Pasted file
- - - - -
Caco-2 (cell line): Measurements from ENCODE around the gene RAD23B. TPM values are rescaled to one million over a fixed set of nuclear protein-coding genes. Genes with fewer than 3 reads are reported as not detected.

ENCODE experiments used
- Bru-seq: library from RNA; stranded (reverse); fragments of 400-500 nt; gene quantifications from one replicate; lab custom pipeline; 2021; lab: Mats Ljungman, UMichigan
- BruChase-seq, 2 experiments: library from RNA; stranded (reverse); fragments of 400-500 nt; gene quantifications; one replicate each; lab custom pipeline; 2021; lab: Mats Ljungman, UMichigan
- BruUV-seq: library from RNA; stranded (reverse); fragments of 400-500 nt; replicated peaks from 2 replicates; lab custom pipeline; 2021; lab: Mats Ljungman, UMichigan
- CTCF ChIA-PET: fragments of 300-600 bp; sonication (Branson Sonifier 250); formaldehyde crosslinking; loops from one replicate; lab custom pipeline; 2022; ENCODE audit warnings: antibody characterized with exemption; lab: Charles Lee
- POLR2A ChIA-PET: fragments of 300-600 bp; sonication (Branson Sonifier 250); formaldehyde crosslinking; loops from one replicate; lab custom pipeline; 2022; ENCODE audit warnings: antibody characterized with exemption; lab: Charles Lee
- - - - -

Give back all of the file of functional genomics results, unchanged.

Caco-2 (cell line): Measurements from ENCODE around the gene RAD23B. TPM values are rescaled to one million over a fixed set of nuclear protein-coding genes. Genes with fewer than 3 reads are reported as not detected.

ENCODE experiments used
- Bru-seq: library from RNA; stranded (reverse); fragments of 400-500 nt; gene quantifications from one replicate; lab custom pipeline; 2021; lab: Mats Ljungman, UMichigan
- BruChase-seq, 2 experiments: library from RNA; stranded (reverse); fragments of 400-500 nt; gene quantifications; one replicate each; lab custom pipeline; 2021; lab: Mats Ljungman, UMichigan
- BruUV-seq: library from RNA; stranded (reverse); fragments of 400-500 nt; replicated peaks from 2 replicates; lab custom pipeline; 2021; lab: Mats Ljungman, UMichigan
- CTCF ChIA-PET: fragments of 300-600 bp; sonication (Branson Sonifier 250); formaldehyde crosslinking; loops from one replicate; lab custom pipeline; 2022; ENCODE audit warnings: antibody characterized with exemption; lab: Charles Lee
- POLR2A ChIA-PET: fragments of 300-600 bp; sonication (Branson Sonifier 250); formaldehyde crosslinking; loops from one replicate; lab custom pipeline; 2022; ENCODE audit warnings: antibody characterized with exemption; lab: Charles Lee